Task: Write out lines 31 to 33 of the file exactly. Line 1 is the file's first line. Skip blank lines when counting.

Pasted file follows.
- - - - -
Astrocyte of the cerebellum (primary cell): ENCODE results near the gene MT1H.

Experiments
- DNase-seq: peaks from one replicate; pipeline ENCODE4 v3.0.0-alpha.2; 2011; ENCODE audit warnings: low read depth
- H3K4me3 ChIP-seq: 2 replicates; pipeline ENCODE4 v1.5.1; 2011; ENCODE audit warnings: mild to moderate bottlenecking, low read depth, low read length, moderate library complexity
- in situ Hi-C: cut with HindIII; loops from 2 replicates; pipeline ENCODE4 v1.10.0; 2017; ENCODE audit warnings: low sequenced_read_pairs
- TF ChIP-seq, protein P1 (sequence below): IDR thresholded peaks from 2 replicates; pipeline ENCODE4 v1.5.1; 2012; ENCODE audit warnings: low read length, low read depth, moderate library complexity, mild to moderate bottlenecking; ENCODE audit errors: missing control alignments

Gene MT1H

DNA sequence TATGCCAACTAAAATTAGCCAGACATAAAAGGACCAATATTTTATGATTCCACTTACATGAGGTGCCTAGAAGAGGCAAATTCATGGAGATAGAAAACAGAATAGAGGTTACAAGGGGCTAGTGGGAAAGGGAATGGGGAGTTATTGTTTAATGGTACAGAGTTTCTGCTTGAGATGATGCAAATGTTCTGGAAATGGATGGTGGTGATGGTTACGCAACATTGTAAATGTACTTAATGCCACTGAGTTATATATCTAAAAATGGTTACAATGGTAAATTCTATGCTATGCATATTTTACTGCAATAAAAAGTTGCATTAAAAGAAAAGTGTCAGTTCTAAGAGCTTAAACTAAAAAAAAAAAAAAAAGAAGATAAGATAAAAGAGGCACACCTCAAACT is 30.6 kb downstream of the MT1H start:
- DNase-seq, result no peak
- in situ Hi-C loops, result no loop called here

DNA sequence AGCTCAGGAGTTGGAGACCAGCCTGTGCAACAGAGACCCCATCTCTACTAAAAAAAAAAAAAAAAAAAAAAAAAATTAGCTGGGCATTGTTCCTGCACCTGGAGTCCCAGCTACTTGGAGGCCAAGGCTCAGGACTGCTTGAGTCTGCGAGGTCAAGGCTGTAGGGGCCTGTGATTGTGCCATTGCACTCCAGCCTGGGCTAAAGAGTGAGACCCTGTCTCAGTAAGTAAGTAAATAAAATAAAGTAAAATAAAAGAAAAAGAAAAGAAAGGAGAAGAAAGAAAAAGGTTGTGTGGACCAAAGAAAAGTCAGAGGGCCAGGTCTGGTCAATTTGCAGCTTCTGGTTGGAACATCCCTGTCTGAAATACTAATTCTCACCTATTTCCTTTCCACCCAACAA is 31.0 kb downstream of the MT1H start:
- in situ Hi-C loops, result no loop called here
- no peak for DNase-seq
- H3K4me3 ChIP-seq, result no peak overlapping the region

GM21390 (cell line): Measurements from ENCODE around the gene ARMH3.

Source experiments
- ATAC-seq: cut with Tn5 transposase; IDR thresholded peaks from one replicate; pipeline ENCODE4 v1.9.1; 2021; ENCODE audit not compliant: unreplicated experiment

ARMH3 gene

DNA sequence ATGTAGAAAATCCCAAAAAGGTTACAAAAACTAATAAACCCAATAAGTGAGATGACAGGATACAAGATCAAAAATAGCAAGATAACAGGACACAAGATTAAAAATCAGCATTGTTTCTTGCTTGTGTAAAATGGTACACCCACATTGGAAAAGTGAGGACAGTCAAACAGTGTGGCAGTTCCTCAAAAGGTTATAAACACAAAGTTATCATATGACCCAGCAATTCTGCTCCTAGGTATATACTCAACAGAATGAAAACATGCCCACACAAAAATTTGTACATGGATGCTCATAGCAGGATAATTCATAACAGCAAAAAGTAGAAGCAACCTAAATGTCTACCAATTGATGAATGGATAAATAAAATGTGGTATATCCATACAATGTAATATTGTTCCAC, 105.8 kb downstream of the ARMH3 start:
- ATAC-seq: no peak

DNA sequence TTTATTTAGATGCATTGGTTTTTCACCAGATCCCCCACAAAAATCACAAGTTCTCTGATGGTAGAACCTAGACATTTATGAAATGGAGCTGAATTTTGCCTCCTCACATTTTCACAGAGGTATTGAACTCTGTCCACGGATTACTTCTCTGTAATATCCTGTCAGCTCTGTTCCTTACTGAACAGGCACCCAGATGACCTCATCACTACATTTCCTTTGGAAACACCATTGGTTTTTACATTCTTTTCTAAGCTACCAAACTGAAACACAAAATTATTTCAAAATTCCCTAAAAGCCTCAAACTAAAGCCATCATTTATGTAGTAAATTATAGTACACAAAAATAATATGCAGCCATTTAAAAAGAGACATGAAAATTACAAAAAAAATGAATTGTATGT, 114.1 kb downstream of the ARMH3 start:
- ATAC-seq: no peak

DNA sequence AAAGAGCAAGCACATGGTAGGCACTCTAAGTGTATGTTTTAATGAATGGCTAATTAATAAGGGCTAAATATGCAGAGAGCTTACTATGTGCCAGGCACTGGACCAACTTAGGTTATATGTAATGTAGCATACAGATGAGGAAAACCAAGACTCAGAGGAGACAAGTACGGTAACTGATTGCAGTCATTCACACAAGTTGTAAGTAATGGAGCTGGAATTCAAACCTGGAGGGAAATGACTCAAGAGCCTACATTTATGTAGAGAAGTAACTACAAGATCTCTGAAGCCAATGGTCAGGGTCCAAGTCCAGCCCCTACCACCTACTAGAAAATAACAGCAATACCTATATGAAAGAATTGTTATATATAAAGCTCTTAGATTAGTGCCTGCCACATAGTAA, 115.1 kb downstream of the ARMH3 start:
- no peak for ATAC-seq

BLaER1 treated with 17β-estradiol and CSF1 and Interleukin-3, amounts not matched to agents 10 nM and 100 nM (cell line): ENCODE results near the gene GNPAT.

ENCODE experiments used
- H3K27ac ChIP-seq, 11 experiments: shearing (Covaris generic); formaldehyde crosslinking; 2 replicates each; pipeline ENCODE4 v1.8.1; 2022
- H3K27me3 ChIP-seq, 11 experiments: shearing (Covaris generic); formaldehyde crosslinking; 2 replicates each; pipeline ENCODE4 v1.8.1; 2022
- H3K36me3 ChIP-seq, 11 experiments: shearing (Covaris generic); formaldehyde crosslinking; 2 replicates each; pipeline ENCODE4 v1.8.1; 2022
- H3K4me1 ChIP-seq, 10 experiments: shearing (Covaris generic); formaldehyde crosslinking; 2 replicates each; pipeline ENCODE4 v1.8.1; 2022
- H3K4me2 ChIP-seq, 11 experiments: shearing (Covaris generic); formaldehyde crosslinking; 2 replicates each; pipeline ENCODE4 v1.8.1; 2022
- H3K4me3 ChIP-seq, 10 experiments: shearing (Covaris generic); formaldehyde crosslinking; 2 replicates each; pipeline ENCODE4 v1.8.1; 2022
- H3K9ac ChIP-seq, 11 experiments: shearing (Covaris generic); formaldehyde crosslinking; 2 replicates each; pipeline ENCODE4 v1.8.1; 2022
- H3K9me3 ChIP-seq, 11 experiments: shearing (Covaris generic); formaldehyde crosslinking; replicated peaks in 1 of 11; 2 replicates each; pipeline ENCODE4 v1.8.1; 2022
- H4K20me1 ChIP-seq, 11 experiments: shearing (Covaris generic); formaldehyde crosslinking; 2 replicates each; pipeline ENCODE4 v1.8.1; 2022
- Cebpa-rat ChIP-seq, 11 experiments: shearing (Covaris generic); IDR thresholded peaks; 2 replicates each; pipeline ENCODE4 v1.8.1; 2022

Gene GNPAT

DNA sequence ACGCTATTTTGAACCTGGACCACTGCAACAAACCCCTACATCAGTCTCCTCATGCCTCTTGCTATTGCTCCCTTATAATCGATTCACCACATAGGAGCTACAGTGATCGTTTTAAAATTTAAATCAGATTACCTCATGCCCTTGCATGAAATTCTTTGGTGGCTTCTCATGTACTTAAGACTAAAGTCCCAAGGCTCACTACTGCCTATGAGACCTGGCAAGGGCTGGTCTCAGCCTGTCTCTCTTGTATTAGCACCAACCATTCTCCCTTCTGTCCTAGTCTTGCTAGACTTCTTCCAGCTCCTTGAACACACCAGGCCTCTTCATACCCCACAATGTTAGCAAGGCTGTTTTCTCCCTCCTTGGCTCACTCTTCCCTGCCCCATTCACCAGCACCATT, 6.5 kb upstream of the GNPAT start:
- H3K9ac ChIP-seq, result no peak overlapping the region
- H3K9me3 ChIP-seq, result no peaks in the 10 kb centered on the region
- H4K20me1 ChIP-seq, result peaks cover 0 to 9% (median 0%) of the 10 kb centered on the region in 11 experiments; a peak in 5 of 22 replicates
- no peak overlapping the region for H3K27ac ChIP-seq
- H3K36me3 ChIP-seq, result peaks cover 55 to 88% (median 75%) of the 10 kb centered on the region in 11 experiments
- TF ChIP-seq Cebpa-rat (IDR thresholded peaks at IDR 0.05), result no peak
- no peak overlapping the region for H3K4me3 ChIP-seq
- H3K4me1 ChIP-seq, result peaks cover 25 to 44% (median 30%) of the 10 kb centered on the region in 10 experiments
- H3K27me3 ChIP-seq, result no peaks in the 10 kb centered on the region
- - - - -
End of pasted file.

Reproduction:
- H3K4me2 ChIP-seq, 11 experiments: shearing (Covaris generic); formaldehyde crosslinking; 2 replicates each; pipeline ENCODE4 v1.8.1; 2022
- H3K4me3 ChIP-seq, 10 experiments: shearing (Covaris generic); formaldehyde crosslinking; 2 replicates each; pipeline ENCODE4 v1.8.1; 2022
- H3K9ac ChIP-seq, 11 experiments: shearing (Covaris generic); formaldehyde crosslinking; 2 replicates each; pipeline ENCODE4 v1.8.1; 2022